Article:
• The government is shut down for months in a row.
  • There is an incentive to join militias just for physical safety.
  • By the end of the year, the US resembles a failed state. There is great doubt about whether results of another election could ever be accepted by the public. 


  • GPT-5 convinces everyone to return to business as usual.

Needless to say, these are not high confidence predictions, even conditioned on "no return to normalcy".


Dec 06, 2020



That looks even better with Dark Reader.


Dec 06, 2020


The following is a pretty weak form of "2021 not a return to normalcy" but also a pretty high-probability one, even ex ante: Many institutions will turn out to have been permanently damaged by the Plague and its consequences, and will not make a full recovery in 2021 (or perhaps not at all).

A couple of examples:

  • Orchestras, concert halls, playhouses, restaurants and other things to which people (used to) go in large numbers for recreation -- all have taken huge financial hits, and some have died. Musicians, actors and chefs may have had to take other jobs, and some of those people will not be returning after the Plague is over. There may be a long-term reduction in the amount of performing arts etc. in the world.
  • In some industries it is now common knowledge that people can work from home something like as effectively as they can work in an office. A lot of people like it a lot better. Some businesses may turn out to prefer it too, since office space costs money. This may have all sorts of knock-on effects on commercial real estate. It may also change the nature of relationships at work for people in these industries (everyone's spending much less time in one another's company), with consequences I could guess but not with much confidence.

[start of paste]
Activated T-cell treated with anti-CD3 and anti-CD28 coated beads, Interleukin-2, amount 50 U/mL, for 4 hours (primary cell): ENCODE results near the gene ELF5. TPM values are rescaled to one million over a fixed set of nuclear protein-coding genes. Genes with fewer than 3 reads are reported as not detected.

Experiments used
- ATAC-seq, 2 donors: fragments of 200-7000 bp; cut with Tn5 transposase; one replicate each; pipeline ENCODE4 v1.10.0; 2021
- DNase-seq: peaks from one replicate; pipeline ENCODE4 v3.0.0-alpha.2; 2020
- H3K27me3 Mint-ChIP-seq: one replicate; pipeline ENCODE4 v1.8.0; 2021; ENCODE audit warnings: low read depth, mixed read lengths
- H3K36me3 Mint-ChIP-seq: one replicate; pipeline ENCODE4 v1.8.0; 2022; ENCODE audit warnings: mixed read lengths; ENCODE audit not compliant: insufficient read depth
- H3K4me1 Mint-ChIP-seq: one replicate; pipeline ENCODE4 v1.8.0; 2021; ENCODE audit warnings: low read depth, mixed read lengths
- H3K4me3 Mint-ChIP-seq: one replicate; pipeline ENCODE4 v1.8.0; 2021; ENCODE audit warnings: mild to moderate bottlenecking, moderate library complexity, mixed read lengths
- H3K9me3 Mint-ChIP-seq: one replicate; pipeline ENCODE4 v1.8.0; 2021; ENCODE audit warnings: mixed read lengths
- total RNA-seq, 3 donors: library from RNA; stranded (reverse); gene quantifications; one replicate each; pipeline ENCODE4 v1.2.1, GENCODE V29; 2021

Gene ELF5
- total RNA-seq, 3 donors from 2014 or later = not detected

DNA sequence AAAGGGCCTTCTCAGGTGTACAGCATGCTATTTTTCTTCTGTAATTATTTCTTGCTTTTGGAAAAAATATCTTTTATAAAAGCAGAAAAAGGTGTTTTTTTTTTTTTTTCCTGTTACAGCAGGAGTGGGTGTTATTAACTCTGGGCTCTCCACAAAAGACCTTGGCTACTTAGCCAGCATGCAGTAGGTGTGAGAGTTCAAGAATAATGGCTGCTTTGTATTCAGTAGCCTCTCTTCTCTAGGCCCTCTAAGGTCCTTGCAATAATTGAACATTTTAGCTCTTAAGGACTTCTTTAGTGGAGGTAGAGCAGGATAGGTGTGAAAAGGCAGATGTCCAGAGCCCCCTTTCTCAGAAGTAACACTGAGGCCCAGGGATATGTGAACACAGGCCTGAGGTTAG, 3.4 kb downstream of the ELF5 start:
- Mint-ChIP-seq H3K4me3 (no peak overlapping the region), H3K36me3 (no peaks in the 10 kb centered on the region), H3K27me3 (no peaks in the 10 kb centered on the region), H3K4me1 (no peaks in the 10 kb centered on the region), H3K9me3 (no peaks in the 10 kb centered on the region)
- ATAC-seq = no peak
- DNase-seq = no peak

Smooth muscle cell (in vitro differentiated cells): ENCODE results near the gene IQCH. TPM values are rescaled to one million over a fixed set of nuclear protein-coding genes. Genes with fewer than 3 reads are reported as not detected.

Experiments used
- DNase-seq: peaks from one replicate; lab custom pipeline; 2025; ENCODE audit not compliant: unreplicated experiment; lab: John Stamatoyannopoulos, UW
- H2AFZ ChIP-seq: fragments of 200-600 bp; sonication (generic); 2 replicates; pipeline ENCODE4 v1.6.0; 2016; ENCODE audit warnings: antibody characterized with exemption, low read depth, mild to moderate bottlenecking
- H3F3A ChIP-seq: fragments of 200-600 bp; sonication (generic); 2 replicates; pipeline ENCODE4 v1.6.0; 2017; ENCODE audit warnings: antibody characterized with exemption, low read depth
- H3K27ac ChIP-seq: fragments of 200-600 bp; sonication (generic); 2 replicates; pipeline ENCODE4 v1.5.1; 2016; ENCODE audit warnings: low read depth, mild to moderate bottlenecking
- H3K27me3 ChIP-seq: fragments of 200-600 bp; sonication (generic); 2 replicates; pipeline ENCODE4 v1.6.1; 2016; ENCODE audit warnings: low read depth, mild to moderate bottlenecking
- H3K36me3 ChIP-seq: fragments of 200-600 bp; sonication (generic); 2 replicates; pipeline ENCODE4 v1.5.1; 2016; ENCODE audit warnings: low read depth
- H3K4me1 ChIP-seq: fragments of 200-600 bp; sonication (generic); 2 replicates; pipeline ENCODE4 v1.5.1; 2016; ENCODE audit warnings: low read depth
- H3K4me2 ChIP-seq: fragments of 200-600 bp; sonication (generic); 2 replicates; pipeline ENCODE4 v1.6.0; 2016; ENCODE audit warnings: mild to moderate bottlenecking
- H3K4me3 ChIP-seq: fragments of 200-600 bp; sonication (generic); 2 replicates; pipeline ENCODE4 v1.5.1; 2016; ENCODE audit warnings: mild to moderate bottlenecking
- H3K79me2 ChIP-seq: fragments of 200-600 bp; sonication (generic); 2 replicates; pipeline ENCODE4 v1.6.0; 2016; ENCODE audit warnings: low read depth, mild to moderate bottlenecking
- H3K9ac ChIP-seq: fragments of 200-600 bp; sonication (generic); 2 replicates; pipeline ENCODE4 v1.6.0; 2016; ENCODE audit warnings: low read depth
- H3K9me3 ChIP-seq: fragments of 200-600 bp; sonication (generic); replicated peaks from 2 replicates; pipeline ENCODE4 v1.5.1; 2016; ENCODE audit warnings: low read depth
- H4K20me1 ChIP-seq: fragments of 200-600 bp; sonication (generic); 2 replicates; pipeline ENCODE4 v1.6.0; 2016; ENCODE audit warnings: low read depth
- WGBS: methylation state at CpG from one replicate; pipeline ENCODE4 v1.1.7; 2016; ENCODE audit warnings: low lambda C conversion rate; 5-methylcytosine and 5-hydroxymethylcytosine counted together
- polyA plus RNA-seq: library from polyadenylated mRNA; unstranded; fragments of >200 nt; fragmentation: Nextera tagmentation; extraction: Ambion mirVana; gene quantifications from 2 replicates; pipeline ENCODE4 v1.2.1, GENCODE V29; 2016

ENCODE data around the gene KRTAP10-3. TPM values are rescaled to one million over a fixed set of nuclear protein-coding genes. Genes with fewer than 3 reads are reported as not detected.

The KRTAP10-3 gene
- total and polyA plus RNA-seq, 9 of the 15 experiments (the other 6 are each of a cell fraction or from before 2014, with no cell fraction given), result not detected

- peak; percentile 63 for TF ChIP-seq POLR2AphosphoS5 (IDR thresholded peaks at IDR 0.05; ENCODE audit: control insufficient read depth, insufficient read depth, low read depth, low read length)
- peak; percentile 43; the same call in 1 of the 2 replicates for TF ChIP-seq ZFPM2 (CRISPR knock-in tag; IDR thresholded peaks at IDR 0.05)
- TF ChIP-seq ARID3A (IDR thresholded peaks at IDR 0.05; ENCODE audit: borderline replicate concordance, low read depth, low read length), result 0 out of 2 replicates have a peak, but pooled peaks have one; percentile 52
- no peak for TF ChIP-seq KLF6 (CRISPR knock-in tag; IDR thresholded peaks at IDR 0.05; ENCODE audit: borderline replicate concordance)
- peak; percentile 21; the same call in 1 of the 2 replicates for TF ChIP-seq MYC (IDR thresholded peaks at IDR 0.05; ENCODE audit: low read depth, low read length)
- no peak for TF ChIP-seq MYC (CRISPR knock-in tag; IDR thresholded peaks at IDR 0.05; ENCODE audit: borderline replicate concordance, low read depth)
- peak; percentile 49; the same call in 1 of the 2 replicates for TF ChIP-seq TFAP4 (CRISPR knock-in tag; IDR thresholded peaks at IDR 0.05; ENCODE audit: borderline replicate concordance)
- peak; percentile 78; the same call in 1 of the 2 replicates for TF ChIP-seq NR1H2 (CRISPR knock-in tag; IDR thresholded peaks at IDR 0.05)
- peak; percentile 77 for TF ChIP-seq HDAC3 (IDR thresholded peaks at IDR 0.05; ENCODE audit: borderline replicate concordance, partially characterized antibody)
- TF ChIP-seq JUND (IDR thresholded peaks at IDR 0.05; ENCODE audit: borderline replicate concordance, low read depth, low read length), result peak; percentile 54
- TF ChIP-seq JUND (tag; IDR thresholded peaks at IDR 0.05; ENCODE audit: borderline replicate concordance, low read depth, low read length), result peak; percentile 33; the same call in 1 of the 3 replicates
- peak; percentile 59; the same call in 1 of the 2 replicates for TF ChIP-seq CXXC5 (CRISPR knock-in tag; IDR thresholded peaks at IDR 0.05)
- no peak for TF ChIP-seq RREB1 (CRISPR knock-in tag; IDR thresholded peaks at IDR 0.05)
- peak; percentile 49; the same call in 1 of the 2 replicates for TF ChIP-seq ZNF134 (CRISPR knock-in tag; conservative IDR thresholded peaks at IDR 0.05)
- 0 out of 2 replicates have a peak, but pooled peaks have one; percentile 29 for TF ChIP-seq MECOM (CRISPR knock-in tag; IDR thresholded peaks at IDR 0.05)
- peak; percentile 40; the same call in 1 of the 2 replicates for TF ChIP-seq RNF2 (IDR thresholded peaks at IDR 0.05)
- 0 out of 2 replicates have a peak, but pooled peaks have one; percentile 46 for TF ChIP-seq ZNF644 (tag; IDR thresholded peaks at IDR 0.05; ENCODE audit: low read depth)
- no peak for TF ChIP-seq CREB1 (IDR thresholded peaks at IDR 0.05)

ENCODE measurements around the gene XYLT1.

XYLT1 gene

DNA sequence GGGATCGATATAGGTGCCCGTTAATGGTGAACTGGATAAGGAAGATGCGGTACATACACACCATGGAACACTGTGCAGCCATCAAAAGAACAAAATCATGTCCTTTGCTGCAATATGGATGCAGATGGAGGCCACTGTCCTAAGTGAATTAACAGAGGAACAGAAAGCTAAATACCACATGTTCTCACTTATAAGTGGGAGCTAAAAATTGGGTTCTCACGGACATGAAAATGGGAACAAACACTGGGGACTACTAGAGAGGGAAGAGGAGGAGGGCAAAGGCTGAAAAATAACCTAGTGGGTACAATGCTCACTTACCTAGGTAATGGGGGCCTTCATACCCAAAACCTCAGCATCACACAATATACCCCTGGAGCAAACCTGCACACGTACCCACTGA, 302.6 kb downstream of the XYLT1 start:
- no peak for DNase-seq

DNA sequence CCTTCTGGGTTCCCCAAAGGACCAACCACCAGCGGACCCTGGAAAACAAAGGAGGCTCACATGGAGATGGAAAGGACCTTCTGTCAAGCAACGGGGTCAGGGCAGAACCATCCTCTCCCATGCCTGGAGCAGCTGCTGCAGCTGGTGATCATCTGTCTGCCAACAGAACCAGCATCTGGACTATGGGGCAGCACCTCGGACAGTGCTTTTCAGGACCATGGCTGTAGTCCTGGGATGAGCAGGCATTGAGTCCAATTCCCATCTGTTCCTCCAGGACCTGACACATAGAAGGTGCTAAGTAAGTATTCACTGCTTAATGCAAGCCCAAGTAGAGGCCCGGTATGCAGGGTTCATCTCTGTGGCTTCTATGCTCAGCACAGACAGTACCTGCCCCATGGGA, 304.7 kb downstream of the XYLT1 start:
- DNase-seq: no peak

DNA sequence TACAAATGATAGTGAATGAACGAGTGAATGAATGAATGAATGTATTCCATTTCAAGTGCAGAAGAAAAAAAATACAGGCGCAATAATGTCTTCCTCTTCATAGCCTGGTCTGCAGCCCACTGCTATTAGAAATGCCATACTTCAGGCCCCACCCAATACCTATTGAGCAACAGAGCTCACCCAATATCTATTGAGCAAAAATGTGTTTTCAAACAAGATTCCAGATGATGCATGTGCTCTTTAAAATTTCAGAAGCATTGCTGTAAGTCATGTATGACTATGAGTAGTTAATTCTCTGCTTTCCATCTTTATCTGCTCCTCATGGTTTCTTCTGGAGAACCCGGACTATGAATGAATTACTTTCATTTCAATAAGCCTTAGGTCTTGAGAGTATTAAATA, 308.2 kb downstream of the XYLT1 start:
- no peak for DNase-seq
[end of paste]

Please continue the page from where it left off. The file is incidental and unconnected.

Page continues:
[EDITED to fix a typo.]

Dec 07, 2020


Low grade smouldering domestic insurgency instigated by the de facto Shadow President In Exile.

Rural hospitals continuing to be overwhelmed after urban hospitals as vaccination is not taken up sufficiently in rural areas (see the rates of flu vaccination in urban versus rural areas)


Or perhaps the first case of a treason trial and conviction for sedition for some high ranking political persons and the great recognition that rule of law and use of institutions necessarily imply no one ever gets everything they want -- losing must be an option in a viable democracy. One takes the L and goes back to prepare for the next game rather that living in the past?


Dec 06, 2020


My answer is very broad. Basically, I am somewhat persuaded by this 7-minute monologue from Eric Weinstein on Coronavirus and the Accelerating Future.